New Shot to Treat Alcoholism 

 

Alcoholism is the fourth leading cause of disability in the world. Alcoholism is increasingly viewed as a chronic disease and is the cause of approximately 100,000 preventable deaths in the United States each year.

There are many treatment options such as Alcoholics Anonymous, addiction counseling, behavioral counseling, and medications.

As with all chronic diseases, long-term comprehensive management is necessary to sustain the desired result, which in this case is sobriety. The view of alcoholism as a chronic disease has led to the development of many new medications and in particular, a medication called Naltrexone.

Naltrexone was approved by the Federal Drug Administration in 1994 for alcohol dependence. This drug has been shown to reduce the frequency of drinking and the likelihood that people will revert into heavy drinking.

This was the result of several years of intense research. Naltrexone works by blocking the bodys ability to use endorphins and opiates.

This medication can be used in two different ways. The first and most preferred treatment is used to decrease cravings for alcohol and to encourage abstinence.

When used in this manner the medication needs to be in the body continually without a lapse in blood serum levels.

The other treatment, which is called pharmacological extinction, combines Naltrexone with normal drinking habits in order to reverse the endorphin conditioning that causes alcohol addiction. When used in this manner the drug only needs to be taken when the person plans to drink alcohol.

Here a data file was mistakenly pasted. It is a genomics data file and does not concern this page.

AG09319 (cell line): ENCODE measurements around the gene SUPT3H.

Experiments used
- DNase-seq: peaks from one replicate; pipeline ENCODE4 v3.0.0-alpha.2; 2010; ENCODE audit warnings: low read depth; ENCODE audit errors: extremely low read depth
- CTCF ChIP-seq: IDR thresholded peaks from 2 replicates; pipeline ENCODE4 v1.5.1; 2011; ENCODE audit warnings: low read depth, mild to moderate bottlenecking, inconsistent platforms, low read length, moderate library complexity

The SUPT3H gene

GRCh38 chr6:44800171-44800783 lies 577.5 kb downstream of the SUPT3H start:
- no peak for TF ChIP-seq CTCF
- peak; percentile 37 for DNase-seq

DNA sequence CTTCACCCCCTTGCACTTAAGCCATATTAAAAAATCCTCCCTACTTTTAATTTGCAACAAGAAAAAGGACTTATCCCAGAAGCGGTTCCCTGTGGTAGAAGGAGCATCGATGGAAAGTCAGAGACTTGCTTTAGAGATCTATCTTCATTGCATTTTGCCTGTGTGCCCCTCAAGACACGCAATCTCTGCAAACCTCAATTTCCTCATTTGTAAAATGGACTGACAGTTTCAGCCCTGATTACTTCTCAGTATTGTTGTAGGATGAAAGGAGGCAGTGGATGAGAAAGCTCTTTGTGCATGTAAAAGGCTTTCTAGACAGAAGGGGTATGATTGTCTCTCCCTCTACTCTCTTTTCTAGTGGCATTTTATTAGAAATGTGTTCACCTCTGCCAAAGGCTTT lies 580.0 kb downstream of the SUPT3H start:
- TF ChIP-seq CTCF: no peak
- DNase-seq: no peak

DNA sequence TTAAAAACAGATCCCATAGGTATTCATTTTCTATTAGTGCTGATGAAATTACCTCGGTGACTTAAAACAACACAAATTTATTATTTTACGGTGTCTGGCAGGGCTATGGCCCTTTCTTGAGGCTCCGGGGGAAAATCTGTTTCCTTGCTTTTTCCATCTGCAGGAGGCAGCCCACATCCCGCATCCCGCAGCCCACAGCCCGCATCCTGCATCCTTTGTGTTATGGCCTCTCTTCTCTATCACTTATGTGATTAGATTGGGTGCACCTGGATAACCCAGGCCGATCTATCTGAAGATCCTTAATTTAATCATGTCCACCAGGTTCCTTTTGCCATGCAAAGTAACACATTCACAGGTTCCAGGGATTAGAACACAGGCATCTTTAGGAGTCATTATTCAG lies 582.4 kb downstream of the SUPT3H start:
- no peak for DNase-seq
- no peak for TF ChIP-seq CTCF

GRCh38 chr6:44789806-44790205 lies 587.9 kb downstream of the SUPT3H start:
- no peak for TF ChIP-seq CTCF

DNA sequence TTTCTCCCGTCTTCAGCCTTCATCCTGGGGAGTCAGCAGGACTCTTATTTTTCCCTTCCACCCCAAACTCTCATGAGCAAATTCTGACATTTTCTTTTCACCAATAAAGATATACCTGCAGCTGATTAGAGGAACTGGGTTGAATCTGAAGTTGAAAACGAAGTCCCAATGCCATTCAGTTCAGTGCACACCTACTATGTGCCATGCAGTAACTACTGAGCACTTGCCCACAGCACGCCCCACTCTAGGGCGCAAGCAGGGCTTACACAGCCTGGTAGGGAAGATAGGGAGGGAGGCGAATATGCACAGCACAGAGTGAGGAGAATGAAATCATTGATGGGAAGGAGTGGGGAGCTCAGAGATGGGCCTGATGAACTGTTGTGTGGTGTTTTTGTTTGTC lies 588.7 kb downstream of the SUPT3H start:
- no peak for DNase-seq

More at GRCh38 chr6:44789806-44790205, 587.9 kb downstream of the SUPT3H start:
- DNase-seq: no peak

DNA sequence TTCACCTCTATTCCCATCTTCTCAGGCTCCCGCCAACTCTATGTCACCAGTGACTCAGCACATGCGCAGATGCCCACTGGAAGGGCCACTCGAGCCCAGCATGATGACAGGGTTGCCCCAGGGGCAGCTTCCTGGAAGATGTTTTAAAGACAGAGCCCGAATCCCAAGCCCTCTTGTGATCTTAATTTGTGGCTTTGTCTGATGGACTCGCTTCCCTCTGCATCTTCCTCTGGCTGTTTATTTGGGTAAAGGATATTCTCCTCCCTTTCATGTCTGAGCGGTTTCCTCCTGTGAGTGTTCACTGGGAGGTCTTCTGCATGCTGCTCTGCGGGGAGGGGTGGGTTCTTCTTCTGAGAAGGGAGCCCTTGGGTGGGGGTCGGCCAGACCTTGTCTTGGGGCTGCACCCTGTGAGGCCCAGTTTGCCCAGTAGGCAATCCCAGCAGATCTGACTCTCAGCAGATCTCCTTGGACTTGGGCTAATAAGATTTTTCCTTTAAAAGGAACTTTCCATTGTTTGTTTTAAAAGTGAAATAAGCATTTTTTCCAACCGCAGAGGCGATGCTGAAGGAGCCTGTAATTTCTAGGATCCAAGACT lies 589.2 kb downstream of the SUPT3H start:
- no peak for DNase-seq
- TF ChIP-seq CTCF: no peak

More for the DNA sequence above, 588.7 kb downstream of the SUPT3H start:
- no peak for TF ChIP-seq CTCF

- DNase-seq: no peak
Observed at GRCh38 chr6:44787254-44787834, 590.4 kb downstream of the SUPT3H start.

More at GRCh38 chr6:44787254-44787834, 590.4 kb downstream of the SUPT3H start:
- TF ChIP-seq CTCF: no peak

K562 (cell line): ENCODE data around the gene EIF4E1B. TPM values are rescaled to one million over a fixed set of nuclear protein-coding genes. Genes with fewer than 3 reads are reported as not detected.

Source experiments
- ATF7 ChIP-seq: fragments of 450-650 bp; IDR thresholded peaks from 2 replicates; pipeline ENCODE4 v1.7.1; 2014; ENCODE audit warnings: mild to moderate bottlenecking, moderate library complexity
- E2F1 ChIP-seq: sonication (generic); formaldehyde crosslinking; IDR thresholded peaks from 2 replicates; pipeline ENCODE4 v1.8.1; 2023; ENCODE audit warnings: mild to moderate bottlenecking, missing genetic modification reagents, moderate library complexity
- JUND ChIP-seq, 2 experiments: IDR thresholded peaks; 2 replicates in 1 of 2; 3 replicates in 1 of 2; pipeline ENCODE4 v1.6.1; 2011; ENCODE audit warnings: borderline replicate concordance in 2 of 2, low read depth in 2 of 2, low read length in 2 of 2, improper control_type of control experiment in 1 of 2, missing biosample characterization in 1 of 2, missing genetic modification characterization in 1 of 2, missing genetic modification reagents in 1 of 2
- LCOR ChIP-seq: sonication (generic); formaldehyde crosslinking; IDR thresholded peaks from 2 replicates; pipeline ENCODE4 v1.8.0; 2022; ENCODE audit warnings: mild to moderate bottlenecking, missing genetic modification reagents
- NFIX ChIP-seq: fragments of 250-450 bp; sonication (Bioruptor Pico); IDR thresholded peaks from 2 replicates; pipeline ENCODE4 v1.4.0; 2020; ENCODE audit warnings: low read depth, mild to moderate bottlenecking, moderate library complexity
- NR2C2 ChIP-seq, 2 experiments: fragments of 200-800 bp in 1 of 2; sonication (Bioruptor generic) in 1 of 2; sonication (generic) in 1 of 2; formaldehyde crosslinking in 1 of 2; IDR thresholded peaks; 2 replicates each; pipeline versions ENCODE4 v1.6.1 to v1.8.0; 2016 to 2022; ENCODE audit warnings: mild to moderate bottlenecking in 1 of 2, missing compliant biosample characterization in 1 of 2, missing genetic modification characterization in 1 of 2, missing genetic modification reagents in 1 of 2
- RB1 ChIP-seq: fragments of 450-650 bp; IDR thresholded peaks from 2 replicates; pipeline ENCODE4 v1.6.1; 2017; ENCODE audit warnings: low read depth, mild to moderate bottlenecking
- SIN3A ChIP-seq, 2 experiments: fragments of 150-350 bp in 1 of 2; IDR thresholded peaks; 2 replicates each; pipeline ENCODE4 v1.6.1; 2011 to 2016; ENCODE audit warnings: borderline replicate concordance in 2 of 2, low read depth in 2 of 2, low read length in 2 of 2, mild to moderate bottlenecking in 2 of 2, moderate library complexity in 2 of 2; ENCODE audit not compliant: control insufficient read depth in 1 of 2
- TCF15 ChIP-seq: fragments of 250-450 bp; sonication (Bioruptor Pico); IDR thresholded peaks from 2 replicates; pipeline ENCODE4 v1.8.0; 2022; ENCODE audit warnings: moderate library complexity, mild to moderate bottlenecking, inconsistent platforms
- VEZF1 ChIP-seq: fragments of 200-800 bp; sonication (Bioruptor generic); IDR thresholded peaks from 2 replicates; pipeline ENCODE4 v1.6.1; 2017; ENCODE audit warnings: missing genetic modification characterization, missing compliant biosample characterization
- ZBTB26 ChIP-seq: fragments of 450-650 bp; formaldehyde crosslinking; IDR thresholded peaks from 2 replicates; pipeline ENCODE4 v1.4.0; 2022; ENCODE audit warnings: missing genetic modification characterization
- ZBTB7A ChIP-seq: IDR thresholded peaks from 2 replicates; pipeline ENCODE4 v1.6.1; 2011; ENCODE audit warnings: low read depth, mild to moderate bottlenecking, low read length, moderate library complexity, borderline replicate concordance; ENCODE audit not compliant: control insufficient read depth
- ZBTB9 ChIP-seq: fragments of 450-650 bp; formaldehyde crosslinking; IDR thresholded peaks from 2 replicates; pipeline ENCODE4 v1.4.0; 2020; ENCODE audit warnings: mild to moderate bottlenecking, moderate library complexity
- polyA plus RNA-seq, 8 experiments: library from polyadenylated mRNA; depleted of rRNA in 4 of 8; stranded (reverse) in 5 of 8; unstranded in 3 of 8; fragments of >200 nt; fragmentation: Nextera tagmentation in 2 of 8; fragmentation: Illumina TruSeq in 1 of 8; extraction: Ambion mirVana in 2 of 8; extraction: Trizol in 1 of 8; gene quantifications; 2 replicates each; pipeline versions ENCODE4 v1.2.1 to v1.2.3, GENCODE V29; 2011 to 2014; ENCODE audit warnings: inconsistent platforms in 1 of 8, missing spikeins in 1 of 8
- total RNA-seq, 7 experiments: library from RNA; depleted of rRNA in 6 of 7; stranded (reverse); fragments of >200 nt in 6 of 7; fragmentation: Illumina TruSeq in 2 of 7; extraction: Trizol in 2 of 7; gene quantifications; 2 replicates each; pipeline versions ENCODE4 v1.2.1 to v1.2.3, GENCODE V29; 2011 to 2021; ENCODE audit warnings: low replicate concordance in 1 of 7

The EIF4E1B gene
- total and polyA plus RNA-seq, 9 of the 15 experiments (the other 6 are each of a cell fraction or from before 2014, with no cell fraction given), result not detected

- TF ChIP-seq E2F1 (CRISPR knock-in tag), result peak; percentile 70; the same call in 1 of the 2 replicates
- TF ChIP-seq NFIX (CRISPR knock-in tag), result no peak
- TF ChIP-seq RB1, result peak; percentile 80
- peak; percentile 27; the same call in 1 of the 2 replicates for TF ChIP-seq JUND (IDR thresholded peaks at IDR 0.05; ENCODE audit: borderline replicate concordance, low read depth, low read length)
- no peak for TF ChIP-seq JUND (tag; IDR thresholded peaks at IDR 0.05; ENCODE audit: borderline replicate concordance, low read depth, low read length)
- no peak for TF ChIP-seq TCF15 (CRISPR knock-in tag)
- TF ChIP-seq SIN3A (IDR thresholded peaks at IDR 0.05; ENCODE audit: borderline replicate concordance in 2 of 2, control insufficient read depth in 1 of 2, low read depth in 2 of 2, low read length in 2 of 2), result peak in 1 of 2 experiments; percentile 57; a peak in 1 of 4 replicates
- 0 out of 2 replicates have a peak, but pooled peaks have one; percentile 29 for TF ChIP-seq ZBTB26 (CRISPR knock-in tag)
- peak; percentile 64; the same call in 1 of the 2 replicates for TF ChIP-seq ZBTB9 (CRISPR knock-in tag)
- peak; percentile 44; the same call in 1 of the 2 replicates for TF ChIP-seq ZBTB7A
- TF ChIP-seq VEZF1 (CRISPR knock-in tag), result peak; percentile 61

However, since most alcoholics do not plan their drinking it is advised to use the drug on an on going basis to make sure it stays in the blood.

Experimental evidence indicates that the presence of Naltrexone causes the drinking of alcohol to have a reverse affect on alcoholism. In the past, Naltrexone has been taken orally on a daily basis.

Sticking to a daily medication routine is a general problem in medicine and especially in alcoholism. With this, came the development of a long-acting form of Naltrexone in the form of a shot.

An even better benefit of this long-acting shot is that it only needs to be given once a month.

The best results of this shot are with the highest dose possible which is 380 milligrams per injection but the shot is also available in 190-milligram injections. With most every person who uses the Naltrexone injection, it is well tolerated and they do not suffer from side effects.

If they do suffer from the side effects, they usually are not bad enough that the treatment has to be discontinued. The most common side effects with the injection are nausea, headache, and fatigue.

 Did You Know

 

Women process alcohol differently than men. Women who are alcoholics or even occasionally drink too much alcohol face much greater health risks than men who drink the same amounts.

Women who drink will get drunk faster than men get and become addicted to alcohol faster than men become. Although men are more likely to drink alcohol and drink in larger amounts, gender differences in body structure and chemistry cause women to absorb more alcohol, and take longer to break it down and remove.

In other words, upon drinking equal amounts, women have higher alcohol levels in their blood than men, and the immediate effects occur more quickly and last longer. These differences also make women more vulnerable to alcohol’s long-term effects on their health.